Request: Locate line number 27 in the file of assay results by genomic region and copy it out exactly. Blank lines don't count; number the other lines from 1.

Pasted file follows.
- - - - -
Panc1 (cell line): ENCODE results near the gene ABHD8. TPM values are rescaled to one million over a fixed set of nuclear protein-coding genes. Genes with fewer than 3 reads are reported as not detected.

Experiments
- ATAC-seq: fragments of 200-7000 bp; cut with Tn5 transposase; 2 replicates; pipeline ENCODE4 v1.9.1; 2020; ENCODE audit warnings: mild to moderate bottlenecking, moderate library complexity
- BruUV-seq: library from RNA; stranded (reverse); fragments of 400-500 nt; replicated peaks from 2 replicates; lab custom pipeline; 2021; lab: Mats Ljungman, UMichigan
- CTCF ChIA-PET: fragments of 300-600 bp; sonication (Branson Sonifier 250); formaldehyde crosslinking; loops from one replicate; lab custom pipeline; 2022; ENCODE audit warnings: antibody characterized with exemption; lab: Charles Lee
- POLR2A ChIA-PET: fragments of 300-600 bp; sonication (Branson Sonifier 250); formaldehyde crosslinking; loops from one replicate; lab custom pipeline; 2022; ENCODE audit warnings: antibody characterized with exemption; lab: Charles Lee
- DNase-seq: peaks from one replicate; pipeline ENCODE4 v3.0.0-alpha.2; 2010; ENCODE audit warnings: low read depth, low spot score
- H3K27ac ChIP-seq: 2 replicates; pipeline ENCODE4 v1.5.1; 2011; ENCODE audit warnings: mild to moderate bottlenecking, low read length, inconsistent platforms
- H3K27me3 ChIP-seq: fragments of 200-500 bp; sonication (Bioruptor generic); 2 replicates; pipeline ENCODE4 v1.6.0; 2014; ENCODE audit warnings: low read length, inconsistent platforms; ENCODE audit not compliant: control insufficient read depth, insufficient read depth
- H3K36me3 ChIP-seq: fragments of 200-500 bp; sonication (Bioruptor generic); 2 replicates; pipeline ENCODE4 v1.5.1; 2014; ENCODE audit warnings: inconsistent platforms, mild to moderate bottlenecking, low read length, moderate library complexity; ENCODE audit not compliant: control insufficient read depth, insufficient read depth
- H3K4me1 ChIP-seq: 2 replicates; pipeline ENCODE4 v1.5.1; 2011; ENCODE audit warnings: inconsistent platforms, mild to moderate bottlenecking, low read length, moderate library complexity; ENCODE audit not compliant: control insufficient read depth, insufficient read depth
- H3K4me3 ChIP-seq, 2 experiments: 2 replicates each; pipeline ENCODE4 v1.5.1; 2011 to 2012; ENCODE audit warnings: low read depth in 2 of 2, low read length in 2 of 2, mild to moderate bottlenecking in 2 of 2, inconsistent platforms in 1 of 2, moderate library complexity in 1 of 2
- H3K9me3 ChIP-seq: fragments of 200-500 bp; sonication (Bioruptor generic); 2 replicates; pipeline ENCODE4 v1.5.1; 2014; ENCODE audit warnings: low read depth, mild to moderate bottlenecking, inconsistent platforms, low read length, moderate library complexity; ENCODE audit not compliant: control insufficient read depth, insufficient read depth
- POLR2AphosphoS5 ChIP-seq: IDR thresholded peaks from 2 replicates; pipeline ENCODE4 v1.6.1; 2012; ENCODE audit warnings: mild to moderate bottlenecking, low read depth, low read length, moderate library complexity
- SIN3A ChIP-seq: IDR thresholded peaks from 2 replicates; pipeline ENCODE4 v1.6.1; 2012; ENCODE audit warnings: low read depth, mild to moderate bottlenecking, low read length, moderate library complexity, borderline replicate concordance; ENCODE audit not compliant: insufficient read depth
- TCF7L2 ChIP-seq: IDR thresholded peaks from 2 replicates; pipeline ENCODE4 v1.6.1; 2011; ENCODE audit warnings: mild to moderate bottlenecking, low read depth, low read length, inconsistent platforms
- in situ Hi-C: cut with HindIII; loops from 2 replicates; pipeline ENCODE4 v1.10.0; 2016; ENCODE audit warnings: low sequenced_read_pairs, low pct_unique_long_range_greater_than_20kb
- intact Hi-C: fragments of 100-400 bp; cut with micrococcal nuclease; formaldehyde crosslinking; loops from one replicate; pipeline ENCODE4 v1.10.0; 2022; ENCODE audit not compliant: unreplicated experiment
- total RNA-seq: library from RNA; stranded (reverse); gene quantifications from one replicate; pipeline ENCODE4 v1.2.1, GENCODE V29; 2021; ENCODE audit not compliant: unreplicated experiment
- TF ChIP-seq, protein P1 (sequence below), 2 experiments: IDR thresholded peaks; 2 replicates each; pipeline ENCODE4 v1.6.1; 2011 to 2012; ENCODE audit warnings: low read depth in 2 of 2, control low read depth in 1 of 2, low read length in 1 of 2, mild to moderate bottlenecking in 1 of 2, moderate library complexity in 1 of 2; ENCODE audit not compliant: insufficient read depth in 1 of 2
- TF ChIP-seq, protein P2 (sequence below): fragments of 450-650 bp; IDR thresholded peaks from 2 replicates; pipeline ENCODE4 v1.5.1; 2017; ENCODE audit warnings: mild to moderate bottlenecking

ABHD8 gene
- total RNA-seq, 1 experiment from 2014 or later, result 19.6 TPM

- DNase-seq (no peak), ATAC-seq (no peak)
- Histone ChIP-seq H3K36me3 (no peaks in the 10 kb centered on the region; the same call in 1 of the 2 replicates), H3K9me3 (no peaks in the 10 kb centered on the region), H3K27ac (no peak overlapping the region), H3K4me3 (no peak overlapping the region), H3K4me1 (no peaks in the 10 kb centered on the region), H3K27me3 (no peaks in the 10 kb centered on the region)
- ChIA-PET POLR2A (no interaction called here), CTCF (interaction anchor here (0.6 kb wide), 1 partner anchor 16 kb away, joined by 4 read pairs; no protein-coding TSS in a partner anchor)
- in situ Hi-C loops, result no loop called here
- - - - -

- in situ Hi-C loops, result no loop called here